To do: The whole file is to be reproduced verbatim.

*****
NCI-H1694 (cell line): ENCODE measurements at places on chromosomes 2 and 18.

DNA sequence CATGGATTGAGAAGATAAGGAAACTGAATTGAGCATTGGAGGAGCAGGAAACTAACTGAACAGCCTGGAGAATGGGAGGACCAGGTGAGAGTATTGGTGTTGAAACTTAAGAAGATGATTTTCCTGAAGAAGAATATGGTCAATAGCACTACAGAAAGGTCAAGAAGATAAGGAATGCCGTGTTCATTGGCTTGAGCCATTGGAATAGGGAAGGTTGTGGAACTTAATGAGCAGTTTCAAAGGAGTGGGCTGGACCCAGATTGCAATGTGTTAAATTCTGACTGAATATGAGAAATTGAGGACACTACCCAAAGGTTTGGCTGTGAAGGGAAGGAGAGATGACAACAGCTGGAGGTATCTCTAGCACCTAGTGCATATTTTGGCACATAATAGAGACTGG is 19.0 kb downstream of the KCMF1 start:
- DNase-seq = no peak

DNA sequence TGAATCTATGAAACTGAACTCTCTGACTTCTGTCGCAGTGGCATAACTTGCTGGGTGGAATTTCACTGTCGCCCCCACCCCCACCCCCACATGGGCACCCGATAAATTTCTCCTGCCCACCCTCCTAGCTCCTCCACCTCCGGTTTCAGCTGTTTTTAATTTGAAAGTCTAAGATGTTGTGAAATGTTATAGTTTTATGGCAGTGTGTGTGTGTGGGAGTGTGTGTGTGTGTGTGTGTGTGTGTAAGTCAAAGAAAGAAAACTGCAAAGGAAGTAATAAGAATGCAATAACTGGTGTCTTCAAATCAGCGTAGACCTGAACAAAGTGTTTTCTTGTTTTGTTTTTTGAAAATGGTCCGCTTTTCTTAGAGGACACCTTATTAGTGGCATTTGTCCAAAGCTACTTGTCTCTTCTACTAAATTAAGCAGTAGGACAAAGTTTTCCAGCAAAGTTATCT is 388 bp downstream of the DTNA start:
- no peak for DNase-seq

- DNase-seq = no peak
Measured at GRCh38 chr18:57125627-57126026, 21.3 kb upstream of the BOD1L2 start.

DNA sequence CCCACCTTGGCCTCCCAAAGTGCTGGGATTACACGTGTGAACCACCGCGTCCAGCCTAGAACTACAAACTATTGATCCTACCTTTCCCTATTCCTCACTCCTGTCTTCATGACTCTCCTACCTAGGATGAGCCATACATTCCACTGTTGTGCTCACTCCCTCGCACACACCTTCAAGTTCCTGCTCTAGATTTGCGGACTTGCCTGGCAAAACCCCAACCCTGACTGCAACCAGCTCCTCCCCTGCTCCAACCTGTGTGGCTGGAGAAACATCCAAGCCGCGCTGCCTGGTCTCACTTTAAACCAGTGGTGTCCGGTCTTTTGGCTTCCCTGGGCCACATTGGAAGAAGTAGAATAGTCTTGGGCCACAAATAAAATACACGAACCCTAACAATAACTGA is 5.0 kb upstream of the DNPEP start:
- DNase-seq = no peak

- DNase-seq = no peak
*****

NCI-H1694 (cell line): ENCODE measurements at places on chromosomes 2 and 18.

DNA sequence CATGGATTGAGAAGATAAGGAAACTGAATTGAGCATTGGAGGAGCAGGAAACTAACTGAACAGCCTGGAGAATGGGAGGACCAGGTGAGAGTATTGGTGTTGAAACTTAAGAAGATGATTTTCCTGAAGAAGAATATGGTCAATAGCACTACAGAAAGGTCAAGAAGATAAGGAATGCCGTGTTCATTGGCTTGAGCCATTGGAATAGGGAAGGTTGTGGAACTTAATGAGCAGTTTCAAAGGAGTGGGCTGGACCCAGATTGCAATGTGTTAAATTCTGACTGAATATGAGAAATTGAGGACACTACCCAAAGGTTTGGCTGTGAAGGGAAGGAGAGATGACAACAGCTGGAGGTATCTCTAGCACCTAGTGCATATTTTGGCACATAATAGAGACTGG is 19.0 kb downstream of the KCMF1 start:
- DNase-seq = no peak

DNA sequence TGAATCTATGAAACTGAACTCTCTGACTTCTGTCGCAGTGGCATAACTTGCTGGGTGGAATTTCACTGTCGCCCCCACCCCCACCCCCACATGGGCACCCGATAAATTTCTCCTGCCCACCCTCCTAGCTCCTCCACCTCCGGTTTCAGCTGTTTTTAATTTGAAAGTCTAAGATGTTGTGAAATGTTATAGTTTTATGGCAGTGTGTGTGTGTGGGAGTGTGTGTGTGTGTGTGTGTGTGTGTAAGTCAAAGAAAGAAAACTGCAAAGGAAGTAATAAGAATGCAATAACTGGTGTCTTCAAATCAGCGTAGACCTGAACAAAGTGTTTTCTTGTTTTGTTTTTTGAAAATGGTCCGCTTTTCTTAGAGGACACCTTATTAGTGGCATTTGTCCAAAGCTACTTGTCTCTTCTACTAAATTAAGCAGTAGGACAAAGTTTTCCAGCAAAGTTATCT is 388 bp downstream of the DTNA start:
- no peak for DNase-seq

- DNase-seq = no peak
Measured at GRCh38 chr18:57125627-57126026, 21.3 kb upstream of the BOD1L2 start.

DNA sequence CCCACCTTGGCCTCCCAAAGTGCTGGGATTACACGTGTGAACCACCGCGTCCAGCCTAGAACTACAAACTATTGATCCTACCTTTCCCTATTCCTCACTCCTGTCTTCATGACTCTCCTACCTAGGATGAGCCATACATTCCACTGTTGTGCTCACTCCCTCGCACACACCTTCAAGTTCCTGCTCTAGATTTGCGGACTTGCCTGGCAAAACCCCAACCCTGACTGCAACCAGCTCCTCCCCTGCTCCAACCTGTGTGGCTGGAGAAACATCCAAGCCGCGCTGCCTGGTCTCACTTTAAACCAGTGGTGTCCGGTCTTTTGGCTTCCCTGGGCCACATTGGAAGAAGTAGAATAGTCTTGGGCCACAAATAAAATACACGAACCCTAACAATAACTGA is 5.0 kb upstream of the DNPEP start:
- DNase-seq = no peak

- DNase-seq = no peak